Part I of the Act contains several sections providing for both judicial and administrative remedies for persons damaged by failure of railroad carriers to comply with the Act. Section 8 thereof relates to carriers' liability in damages to persons injured by violations of the Act and § 9 of Part I gives the injured party the right to make complaint to the I.C.C. or to sue in the federal district court. Section 13 establishes the right to proceed by complaint before the Commission upon a claim of violation of law by a carrier. In addition, provisions for the enforcement of orders by the Commission are contained in § 16 of Part I.
Part II is different in structure. 49 U.S.C. § 304(c) authorizes complaint proceedings before the Commission on claims of non-compliance; § 305(h) makes § 17 (of Part I) applicable to all proceedings under Part II of the Motor Carrier Act; § 17(9) authorizes court action to enforce orders in such proceedings. Part II does not appear to authorize, expressly, other court actions. Section 304(a), by prescribing limitations on court actions to recover charges, reparations, and overcharges, recognizes that such actions may be brought.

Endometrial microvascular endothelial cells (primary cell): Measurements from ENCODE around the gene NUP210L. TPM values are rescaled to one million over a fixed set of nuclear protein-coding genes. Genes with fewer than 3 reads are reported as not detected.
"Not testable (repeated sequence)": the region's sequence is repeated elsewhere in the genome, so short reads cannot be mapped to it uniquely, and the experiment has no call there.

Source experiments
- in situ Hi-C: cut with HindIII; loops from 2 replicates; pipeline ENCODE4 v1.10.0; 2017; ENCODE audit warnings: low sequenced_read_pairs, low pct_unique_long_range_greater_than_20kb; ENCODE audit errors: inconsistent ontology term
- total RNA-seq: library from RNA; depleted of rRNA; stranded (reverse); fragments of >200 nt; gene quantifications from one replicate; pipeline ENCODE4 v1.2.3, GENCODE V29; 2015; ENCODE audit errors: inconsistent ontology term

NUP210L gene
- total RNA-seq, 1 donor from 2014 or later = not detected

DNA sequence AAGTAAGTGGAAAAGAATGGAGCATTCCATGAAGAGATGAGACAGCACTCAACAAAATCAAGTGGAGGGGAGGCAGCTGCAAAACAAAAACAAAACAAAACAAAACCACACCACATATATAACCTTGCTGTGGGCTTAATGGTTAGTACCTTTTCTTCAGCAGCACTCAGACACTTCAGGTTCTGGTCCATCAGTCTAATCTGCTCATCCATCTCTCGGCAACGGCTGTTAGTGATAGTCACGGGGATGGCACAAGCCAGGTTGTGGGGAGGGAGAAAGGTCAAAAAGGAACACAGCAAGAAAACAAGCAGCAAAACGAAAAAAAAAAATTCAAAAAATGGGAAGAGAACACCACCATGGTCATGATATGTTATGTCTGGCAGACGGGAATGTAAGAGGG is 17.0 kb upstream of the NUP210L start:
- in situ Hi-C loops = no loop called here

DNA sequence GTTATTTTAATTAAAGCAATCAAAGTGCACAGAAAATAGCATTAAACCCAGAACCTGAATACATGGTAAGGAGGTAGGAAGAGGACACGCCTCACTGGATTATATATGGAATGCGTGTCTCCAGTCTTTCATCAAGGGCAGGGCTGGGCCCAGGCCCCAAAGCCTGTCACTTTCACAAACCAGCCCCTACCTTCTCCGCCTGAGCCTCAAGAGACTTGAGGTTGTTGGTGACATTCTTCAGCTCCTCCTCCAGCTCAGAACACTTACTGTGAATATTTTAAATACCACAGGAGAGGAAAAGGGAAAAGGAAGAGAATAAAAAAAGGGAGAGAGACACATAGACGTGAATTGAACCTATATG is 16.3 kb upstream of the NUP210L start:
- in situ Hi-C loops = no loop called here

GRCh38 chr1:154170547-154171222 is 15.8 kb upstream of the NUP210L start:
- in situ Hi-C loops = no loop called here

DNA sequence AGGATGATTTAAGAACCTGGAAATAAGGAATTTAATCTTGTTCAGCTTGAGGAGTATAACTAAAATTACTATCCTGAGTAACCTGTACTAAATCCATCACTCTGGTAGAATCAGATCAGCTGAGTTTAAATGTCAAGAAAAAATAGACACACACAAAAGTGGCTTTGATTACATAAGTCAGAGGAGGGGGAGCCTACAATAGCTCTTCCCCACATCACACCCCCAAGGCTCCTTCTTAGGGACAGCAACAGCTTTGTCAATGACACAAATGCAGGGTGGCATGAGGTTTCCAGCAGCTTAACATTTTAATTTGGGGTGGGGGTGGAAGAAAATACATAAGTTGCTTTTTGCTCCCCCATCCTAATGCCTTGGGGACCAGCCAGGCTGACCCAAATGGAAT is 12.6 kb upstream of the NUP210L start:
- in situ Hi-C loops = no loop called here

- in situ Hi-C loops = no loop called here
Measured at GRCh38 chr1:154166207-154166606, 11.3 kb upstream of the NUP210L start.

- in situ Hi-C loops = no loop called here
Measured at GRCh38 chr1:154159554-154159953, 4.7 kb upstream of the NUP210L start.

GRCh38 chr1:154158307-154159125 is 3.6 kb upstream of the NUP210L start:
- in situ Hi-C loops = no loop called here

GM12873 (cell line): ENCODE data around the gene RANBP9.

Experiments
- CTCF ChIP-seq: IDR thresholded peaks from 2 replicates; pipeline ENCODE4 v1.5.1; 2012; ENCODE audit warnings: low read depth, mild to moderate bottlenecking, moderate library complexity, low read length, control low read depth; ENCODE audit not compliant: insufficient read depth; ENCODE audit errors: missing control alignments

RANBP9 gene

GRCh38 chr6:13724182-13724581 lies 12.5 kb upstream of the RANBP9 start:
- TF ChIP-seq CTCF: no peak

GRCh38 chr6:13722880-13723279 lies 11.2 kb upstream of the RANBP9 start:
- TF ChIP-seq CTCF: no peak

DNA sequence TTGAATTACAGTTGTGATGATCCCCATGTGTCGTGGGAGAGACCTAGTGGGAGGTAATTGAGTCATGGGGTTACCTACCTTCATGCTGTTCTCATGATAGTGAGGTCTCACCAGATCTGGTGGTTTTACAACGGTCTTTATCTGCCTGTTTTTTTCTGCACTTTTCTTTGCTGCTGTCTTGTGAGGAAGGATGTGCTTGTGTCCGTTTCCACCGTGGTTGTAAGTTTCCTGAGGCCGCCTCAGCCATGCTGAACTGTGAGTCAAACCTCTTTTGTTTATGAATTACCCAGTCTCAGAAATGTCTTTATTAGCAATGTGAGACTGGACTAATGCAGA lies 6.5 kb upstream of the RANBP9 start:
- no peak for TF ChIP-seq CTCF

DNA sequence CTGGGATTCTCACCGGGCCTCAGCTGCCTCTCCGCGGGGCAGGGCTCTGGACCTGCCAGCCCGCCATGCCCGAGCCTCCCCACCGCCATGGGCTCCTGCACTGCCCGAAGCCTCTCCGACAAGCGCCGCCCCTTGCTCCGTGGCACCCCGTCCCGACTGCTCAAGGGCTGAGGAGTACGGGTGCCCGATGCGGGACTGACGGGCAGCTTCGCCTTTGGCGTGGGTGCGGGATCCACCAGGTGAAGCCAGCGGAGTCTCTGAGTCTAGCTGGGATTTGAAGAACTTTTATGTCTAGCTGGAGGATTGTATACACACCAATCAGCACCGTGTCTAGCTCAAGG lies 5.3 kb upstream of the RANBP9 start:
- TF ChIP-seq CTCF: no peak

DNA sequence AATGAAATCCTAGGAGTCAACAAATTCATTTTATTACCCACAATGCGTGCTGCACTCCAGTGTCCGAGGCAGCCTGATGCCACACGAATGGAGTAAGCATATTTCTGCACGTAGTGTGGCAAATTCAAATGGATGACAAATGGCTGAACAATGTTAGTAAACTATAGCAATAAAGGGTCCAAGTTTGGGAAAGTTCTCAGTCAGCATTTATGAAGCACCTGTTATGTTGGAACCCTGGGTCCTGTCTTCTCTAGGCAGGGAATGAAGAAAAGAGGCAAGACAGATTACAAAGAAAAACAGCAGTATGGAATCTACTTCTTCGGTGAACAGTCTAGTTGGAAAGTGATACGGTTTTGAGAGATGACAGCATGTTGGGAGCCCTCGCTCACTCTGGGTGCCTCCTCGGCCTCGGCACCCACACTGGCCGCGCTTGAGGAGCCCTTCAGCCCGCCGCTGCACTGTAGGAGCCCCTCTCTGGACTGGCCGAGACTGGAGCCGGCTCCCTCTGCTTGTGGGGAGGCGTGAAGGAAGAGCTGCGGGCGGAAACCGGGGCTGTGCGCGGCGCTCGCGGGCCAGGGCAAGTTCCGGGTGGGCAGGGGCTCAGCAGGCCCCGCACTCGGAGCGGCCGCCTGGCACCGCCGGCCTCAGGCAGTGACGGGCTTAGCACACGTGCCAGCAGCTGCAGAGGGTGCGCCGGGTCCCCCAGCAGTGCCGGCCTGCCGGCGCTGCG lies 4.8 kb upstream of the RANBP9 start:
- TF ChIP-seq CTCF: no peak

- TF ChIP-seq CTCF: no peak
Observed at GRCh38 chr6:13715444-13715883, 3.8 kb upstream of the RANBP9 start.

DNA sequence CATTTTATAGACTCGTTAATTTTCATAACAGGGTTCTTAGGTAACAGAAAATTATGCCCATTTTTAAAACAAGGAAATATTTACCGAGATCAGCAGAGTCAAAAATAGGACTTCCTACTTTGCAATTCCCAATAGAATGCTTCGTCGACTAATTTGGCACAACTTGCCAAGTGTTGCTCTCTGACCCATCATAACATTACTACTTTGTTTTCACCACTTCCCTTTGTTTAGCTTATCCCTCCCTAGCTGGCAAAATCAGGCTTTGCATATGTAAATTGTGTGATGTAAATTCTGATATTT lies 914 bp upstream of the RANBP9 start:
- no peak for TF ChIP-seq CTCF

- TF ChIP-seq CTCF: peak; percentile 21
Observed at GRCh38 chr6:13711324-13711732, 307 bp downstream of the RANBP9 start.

49 U.S.C. § 305(g),10 provides:
"Any final order made under this chapter (Part II) shall be subject to the same right of relief in court by any party in interest as is now provided in respect to orders of the Commission made under chapter I of this title . . . ."
Section 305(g) has been read to mean that persons claiming injury by motor carriers shall have the same right to relief with respect to orders of the Commission as do persons claiming injury by rail carriers. The phrase "right to relief" has been held to encompass the right to bring an action. Western Elec. Co., Inc. v. Burlington Truck Lines, Inc., 501 F.2d 928, 934 (8th Cir. 1974). In Aluminum Co. of Amer. v. Admiral Merchants M. Frgt., Inc., 486 F.2d 717 (7th Cir. 1973) we recognized that § 305(g) (205(g) of Part II of the Interstate Commerce Commission Act), incorporated by reference authorization of court actions provided in Part I of the Act with respect to an order of the Commission. Specifically, we found that through the operation of § 305(g), § 16(2) of Part I provided shippers by motor carrier with a statutory remedy for enforcement of a Commission order for the payment of money.